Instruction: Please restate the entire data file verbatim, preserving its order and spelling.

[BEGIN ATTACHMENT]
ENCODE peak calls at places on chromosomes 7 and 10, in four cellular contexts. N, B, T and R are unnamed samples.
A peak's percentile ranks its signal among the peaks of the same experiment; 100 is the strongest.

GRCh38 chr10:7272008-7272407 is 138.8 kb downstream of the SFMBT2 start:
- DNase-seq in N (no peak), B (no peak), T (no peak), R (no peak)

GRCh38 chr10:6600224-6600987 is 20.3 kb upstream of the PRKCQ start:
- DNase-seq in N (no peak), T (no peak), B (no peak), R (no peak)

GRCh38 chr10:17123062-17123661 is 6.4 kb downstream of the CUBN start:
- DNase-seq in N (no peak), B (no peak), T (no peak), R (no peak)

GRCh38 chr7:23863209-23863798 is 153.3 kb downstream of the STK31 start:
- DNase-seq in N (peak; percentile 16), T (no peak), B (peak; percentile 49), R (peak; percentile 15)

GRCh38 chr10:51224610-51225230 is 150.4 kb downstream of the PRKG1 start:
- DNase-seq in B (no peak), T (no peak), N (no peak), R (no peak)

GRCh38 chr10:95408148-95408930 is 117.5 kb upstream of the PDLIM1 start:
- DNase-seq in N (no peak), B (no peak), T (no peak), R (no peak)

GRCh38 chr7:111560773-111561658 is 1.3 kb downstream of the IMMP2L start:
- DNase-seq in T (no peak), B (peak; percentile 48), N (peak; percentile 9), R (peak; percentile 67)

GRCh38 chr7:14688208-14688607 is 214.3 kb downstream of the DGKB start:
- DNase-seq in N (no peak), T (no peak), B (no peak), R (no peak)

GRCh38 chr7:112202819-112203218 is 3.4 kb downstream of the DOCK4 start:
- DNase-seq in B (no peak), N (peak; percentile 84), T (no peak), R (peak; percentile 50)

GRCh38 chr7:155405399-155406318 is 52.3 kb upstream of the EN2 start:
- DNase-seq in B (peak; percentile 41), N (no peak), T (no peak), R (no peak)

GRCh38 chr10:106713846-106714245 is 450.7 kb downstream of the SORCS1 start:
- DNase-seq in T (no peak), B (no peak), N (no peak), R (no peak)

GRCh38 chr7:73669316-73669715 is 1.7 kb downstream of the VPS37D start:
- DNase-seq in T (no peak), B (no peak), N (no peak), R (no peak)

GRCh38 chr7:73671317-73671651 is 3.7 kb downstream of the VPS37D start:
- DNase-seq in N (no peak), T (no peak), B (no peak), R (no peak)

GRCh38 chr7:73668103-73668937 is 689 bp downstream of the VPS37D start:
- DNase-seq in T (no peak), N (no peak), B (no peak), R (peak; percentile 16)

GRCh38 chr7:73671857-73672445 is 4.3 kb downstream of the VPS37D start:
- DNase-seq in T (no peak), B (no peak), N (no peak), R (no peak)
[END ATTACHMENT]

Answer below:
ENCODE peak calls at places on chromosomes 7 and 10, in four cellular contexts. N, B, T and R are unnamed samples.
A peak's percentile ranks its signal among the peaks of the same experiment; 100 is the strongest.

GRCh38 chr10:7272008-7272407 is 138.8 kb downstream of the SFMBT2 start:
- DNase-seq in N (no peak), B (no peak), T (no peak), R (no peak)

GRCh38 chr10:6600224-6600987 is 20.3 kb upstream of the PRKCQ start:
- DNase-seq in N (no peak), T (no peak), B (no peak), R (no peak)

GRCh38 chr10:17123062-17123661 is 6.4 kb downstream of the CUBN start:
- DNase-seq in N (no peak), B (no peak), T (no peak), R (no peak)

GRCh38 chr7:23863209-23863798 is 153.3 kb downstream of the STK31 start:
- DNase-seq in N (peak; percentile 16), T (no peak), B (peak; percentile 49), R (peak; percentile 15)

GRCh38 chr10:51224610-51225230 is 150.4 kb downstream of the PRKG1 start:
- DNase-seq in B (no peak), T (no peak), N (no peak), R (no peak)

GRCh38 chr10:95408148-95408930 is 117.5 kb upstream of the PDLIM1 start:
- DNase-seq in N (no peak), B (no peak), T (no peak), R (no peak)

GRCh38 chr7:111560773-111561658 is 1.3 kb downstream of the IMMP2L start:
- DNase-seq in T (no peak), B (peak; percentile 48), N (peak; percentile 9), R (peak; percentile 67)

GRCh38 chr7:14688208-14688607 is 214.3 kb downstream of the DGKB start:
- DNase-seq in N (no peak), T (no peak), B (no peak), R (no peak)

GRCh38 chr7:112202819-112203218 is 3.4 kb downstream of the DOCK4 start:
- DNase-seq in B (no peak), N (peak; percentile 84), T (no peak), R (peak; percentile 50)

GRCh38 chr7:155405399-155406318 is 52.3 kb upstream of the EN2 start:
- DNase-seq in B (peak; percentile 41), N (no peak), T (no peak), R (no peak)

GRCh38 chr10:106713846-106714245 is 450.7 kb downstream of the SORCS1 start:
- DNase-seq in T (no peak), B (no peak), N (no peak), R (no peak)

GRCh38 chr7:73669316-73669715 is 1.7 kb downstream of the VPS37D start:
- DNase-seq in T (no peak), B (no peak), N (no peak), R (no peak)

GRCh38 chr7:73671317-73671651 is 3.7 kb downstream of the VPS37D start:
- DNase-seq in N (no peak), T (no peak), B (no peak), R (no peak)

GRCh38 chr7:73668103-73668937 is 689 bp downstream of the VPS37D start:
- DNase-seq in T (no peak), N (no peak), B (no peak), R (peak; percentile 16)

GRCh38 chr7:73671857-73672445 is 4.3 kb downstream of the VPS37D start:
- DNase-seq in T (no peak), B (no peak), N (no peak), R (no peak)